4 years young and we at XWP are realising more and more that it is genuinely the people in our teams that make this company a great place to work. I know that my time here has been influenced more by the people I cross paths with than the projects we work on or clients we work for. Great co-workers who represent some of the leading minds and souls in the WordPress community and industry.
This post represents the first in a Q&A series with some of the individuals here. I personally wanted to learn more about them and their journey on how they have come to work on and contribute towards WordPress. So why not share this with y’all.
In this first Meet a Maker post we meet Dan Louw. A South African born Australian convert WordPress engineer and architect on our Australian based team. Dan has been part of XWP for 3 years and has had experience on some of our biggest projects including the bar-raising migration project with News Corp Australia.
Let’s meet Dan.
Q: Describe the moment you first discovered and played with WordPress.
A: My very first interaction with WordPress was in 2010 when I was asked to export data from a WordPress blog into a custom CMS. To be honest, that wasn’t a very pleasant first experience 🙂 I even had trouble with the famous 5-minute install – to be fair, I had very little server-side knowledge back then. My first proper introduction to WordPress was about a year later when I started playing around with child themes and from there on worked my way to plugin development. But it was only in 2014 when I truly got a taste for what WordPress is capable of when I joined XWP and started to use it in enterprise level projects.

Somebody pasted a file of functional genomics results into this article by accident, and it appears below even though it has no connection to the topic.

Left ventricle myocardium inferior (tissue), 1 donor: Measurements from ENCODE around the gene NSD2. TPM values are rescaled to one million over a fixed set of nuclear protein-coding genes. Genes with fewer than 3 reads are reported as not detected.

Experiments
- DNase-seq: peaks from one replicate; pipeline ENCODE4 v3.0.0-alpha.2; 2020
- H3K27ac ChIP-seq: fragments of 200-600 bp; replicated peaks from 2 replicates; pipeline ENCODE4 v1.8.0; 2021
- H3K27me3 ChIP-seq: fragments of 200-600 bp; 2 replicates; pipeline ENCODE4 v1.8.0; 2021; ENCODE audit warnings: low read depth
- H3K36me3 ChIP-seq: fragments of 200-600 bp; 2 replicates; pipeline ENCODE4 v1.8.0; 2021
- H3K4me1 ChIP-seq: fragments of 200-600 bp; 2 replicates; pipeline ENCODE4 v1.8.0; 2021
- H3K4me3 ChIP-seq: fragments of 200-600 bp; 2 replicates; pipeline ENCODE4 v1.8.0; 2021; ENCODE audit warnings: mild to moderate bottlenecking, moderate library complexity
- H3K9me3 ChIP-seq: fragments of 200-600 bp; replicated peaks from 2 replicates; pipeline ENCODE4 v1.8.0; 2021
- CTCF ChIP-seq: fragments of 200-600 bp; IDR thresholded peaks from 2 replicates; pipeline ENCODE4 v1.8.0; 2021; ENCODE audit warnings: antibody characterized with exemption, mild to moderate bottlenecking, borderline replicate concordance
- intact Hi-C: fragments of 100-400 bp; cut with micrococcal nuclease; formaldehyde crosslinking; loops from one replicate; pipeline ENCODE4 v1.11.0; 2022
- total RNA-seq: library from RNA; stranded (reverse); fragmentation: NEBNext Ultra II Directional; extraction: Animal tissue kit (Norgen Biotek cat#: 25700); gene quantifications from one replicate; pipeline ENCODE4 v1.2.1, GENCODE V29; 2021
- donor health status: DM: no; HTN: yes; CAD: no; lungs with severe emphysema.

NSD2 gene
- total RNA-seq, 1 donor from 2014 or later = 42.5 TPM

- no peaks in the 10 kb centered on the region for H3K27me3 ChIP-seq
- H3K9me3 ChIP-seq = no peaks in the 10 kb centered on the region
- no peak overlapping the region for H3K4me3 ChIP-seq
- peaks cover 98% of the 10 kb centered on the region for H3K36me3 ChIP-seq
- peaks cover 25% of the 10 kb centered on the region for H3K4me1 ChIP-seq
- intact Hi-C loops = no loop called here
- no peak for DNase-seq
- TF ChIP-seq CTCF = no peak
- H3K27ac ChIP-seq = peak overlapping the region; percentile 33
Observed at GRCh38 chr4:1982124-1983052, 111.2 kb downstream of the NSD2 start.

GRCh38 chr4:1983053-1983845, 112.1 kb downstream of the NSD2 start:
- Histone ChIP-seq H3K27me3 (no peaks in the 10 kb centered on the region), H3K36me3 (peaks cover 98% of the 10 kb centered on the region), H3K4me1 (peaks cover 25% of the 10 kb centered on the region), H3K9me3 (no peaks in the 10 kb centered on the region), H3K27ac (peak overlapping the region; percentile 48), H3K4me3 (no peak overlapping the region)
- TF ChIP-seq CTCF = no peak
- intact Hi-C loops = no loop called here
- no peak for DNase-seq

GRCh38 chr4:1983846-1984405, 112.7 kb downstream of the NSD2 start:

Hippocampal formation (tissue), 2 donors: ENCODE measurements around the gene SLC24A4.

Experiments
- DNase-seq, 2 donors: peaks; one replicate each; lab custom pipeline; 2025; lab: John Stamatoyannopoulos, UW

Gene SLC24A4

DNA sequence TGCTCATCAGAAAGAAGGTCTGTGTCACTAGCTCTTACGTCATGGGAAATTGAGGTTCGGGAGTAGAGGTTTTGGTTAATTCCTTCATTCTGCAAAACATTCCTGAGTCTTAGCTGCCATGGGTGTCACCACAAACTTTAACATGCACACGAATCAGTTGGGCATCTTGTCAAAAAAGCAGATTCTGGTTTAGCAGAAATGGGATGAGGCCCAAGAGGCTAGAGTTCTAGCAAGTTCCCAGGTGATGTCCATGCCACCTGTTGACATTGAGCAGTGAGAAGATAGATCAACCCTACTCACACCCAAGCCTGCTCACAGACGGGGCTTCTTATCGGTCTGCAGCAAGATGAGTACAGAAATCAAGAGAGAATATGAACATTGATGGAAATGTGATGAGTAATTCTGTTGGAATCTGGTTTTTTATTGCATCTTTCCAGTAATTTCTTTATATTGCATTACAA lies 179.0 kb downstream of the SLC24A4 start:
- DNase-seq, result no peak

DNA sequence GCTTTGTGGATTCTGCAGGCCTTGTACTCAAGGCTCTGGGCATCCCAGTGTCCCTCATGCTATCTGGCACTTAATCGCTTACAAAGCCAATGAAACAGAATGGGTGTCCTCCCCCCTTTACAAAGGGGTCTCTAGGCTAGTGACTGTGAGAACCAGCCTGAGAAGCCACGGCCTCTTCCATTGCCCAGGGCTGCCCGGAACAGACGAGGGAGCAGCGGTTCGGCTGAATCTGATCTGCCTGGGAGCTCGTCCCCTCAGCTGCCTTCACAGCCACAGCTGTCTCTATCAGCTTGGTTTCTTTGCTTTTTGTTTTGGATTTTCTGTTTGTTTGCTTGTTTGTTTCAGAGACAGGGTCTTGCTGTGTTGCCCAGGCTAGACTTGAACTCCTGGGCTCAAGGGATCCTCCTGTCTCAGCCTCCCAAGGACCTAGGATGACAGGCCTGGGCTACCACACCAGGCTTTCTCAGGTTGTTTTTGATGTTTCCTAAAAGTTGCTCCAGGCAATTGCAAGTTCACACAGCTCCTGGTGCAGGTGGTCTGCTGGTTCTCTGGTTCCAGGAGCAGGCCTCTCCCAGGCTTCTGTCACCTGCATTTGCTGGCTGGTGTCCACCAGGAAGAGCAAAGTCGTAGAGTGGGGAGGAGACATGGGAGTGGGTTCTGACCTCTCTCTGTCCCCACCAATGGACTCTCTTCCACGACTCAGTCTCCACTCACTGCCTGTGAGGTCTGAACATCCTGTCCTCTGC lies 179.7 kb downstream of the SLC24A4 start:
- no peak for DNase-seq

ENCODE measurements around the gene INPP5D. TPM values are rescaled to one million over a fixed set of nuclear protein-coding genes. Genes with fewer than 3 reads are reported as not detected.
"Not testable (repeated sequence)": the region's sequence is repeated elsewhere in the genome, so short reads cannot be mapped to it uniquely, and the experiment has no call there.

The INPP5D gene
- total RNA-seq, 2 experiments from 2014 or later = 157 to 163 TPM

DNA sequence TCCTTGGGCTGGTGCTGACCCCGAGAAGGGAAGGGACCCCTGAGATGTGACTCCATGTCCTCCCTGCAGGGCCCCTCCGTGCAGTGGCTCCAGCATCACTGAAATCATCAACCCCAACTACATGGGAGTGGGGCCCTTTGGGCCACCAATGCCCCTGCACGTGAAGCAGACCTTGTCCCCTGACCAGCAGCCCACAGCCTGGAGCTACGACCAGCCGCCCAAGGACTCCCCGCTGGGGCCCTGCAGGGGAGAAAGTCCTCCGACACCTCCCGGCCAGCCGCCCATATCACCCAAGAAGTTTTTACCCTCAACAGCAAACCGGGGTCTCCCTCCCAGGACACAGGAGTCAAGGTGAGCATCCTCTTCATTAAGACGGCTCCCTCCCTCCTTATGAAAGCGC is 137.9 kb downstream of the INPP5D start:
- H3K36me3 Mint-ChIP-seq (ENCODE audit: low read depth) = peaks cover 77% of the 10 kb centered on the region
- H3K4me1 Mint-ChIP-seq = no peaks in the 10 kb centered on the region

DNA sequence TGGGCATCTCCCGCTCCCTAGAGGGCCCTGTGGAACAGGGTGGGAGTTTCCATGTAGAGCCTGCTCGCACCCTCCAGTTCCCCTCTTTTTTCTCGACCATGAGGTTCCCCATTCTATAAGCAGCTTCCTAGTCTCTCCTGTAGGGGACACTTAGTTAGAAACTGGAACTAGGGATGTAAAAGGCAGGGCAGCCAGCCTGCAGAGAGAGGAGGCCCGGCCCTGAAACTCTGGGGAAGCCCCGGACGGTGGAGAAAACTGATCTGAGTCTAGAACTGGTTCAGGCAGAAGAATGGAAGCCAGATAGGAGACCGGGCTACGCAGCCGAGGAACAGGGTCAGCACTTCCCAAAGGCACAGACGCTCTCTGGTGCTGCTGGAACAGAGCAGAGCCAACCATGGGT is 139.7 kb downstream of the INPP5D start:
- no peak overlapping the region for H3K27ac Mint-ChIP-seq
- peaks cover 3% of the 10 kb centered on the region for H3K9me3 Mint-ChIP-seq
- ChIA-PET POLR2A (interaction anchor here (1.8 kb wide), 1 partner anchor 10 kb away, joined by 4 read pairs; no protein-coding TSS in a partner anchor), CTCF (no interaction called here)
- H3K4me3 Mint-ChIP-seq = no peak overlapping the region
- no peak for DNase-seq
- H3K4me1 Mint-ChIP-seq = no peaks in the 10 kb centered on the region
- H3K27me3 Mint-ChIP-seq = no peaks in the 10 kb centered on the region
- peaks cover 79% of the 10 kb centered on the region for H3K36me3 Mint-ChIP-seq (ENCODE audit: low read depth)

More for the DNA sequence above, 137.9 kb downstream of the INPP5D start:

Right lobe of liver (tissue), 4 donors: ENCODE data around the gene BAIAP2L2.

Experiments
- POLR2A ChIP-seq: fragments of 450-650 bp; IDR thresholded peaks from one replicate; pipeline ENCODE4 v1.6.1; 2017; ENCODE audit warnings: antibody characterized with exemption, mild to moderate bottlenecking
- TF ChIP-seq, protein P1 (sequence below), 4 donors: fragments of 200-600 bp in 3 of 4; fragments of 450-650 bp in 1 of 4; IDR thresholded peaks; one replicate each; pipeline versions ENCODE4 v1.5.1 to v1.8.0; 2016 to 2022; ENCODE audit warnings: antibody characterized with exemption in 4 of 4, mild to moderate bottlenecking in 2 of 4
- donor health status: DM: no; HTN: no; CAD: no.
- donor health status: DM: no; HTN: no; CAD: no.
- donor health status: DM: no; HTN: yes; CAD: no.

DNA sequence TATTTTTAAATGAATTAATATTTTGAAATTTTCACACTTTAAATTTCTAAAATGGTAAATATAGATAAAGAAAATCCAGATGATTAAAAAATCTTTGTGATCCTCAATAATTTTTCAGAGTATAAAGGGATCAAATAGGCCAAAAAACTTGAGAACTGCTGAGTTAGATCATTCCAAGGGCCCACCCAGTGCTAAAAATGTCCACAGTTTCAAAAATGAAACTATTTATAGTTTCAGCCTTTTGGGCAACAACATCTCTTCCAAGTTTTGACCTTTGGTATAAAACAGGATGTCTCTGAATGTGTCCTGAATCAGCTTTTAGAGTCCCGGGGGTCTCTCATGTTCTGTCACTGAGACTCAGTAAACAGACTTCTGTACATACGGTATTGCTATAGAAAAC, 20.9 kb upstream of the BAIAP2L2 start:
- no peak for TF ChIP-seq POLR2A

Q: What is your personal take on Open Source and the Open Web?
A: I won’t claim to be an expert on the topic, but this is my take: I think an Open Web is more important than Open Source software in general. Broadly speaking, the easier it is to publish and consume information the better, so anything that promotes and facilitates this is good, anything that doesn’t, is not so great. When it comes to software though, I think proprietary products do have their place: If paying for a product ensures better support and quality features I don’t mind paying a reasonable fee. Although I still prefer the Open Source model where software is made available freely and users that believe in the product gets to contribute and help maintain it or even fork it.
Q: Your Netflix account breaks and you’re stuck with only 90’s movies. What do you watch?
A: The Matrix – more the first one, I didn’t love the rest of the trilogy. The Usual Suspects – I’ve seen it a number of times and I’m still trying to work out what really happened. Anything Quentin Tarantino and then The Shawshank Redemption and Forrest Gump, just to feel warm and fuzzy again after all of that violence.
Q: What do you do to “de-screen” throughout your work day?